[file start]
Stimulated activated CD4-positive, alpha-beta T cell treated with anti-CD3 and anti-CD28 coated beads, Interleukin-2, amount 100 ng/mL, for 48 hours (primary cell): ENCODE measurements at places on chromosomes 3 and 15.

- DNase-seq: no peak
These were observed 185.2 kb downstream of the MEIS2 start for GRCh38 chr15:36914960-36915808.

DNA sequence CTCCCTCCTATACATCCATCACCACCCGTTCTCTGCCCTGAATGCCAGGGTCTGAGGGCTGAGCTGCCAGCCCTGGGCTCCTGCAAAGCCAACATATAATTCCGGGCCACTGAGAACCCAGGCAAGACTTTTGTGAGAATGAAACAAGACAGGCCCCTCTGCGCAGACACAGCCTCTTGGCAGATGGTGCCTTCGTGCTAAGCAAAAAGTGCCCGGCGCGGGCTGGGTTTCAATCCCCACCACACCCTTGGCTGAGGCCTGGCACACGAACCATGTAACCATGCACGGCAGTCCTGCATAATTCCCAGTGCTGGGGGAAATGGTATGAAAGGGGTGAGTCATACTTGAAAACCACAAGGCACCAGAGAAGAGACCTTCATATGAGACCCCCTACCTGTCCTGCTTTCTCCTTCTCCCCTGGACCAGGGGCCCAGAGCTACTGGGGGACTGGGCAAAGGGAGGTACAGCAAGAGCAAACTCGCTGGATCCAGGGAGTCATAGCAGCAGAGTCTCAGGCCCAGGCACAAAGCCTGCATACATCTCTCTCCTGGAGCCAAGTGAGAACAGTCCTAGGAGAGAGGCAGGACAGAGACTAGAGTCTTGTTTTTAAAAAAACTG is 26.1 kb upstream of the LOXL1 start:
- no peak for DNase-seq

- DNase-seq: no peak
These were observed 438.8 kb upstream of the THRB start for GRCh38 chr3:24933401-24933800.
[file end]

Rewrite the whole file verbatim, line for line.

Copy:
Stimulated activated CD4-positive, alpha-beta T cell treated with anti-CD3 and anti-CD28 coated beads, Interleukin-2, amount 100 ng/mL, for 48 hours (primary cell): ENCODE measurements at places on chromosomes 3 and 15.

- DNase-seq: no peak
These were observed 185.2 kb downstream of the MEIS2 start for GRCh38 chr15:36914960-36915808.

DNA sequence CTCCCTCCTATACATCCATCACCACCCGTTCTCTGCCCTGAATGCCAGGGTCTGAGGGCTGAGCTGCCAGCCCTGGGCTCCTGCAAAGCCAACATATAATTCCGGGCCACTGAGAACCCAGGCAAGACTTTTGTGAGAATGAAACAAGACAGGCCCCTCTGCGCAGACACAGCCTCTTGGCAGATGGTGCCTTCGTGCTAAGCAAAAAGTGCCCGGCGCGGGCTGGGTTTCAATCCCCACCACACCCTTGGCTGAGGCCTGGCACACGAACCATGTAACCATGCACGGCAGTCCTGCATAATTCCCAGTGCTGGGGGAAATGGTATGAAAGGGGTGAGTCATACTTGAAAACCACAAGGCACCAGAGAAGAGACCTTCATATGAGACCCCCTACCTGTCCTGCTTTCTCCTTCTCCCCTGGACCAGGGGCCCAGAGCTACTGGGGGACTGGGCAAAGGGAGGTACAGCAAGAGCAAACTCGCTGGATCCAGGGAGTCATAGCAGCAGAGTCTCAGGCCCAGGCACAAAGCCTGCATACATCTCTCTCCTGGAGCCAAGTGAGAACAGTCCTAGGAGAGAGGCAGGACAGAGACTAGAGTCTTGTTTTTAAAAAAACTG is 26.1 kb upstream of the LOXL1 start:
- no peak for DNase-seq

- DNase-seq: no peak
These were observed 438.8 kb upstream of the THRB start for GRCh38 chr3:24933401-24933800.